THE family of the late Internal Security minister George Saitoti yesterday claimed sabotage was the likely cause of the June 10 helicopter accident that killed him, assistant minister Orwa Ojode and four other civil servants.
Saitoti family lawyer Fred Ngatia said the family was ready to demonstrate that "strange events" that could have led to the crash.
The family have hired two air crash investigators - Tim Carter from South Africa and Naftali Mwangi, a former Kenya Airways engineer- who have been looking at various reports. They will prepare their own assessment for the Rawal Commission. Ngatia said one of the experts had noticed "strange things" on Friday after perusing the baroscopic inspection report prepared for the commission.
Baroscopes are commonly used to test the pressure of aircraft engines, aeroderivative industrial gas turbines, steam turbines, and diesel engines. One observer told the Star privately that there were indications that the engine pressure had risen excessively after takeoff. Appellate court Justice Kalpana Rawal chaired the first day of the pre-trial conference of the inquiry into the helicopter crash yesterday at KICC.
Ngatia said the length of time of the inquiry could be cut down by reducing the number of witnesses. He said the experts retained by the Saitoti family could demonstrate the events leading to the crash both visually, in writing and publicly to the commission. Saitoti's family also objected to the helicopter parts being flown to France.
"Even if we have a fair clue, we might not want to leave any iota of doubt. Let us subject any recovered item to scientific tests," he said while requesting that the engine of the crashed chopper be stripped locally. "Since the engine will never fly again, we can notify the manufacturers and identify a place either at Jomo Kenyatta or at Wilson where it can be dismantled," he added.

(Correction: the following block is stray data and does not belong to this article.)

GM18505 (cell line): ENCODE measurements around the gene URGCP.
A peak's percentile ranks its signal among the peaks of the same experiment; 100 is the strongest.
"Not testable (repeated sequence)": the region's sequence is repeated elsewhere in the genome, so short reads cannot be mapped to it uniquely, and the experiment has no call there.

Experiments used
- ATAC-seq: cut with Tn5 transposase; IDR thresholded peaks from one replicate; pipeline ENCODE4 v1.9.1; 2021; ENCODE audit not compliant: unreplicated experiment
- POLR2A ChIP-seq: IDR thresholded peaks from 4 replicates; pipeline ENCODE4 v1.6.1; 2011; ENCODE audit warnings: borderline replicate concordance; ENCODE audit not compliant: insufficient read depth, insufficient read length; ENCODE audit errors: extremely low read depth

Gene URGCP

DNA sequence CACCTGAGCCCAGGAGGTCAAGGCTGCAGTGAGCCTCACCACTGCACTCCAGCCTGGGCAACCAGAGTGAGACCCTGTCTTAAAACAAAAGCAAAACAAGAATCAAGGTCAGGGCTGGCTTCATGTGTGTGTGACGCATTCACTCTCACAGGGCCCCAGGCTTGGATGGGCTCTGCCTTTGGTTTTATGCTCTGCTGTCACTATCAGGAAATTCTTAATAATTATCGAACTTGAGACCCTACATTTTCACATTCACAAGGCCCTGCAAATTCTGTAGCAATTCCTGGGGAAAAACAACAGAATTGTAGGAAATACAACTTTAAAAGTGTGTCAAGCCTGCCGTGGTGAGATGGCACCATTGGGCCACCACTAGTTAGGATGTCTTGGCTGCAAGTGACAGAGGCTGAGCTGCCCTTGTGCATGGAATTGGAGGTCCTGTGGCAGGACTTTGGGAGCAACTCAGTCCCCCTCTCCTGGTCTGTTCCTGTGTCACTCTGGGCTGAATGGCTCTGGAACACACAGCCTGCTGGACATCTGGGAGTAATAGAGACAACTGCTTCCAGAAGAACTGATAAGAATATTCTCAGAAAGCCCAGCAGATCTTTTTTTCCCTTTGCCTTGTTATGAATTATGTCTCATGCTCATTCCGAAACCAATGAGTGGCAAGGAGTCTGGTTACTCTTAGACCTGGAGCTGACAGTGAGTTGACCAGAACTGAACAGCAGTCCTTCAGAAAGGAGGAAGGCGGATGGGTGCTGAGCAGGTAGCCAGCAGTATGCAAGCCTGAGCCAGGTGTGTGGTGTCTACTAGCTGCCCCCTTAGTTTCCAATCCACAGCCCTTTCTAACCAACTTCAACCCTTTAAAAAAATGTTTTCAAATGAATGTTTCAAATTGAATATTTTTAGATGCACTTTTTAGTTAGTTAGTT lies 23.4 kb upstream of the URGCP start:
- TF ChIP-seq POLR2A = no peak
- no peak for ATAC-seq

The family suggested that the gearbox be analyzed at the Numerical Machine Complex in Nairobi while the GPS system be taken to the United States. It was also suggested that the Sky Tracker be analyzed in South Africa. The Saitoti family believed that the commission had qualified people locally who could speed up the inquiry. The commission has lined up 187 witnesses for the hearings that might last up to December 16, 2012.
Fifteen will stand in the witness box to explain how the Eurocopter A350 B3 aircraft was procured. They will include supply chain managers at the Office of the President, the Kenya Police and members of tender committees. Also invited to testify are aircraft licensing officers from the Kenya Civil Aviation Authority. Another fifteen witnesses are expected to tell the commission how the aircraft was serviced, maintained, stored and used. They include the head of the Kenya Police Airwing Rodgers Mbithi, chief engineers, licensed technicians, manufactures, pilots at the police airwing unit, and the neighbouring airlines at Wilson Airport.
Justice Rawal said the commissioners would meet lawyers representing the families and government agencies to work out a plan to reduce the number of witnesses and speed up the inquiry. Kenya Civil Aviation Authority was represented by lawyers Ken Ogeto and Gerishom Otachi while Maiani Sankale is appearing for the family of the late bodyguard Joshua Tonkei.
Public hearings start officially on July 23 after finalizing the process of taking statements from identified witnesses. Leading counsel Lucy Kambuni said the list of witnesses might go up depending on the input of the public during the hearings.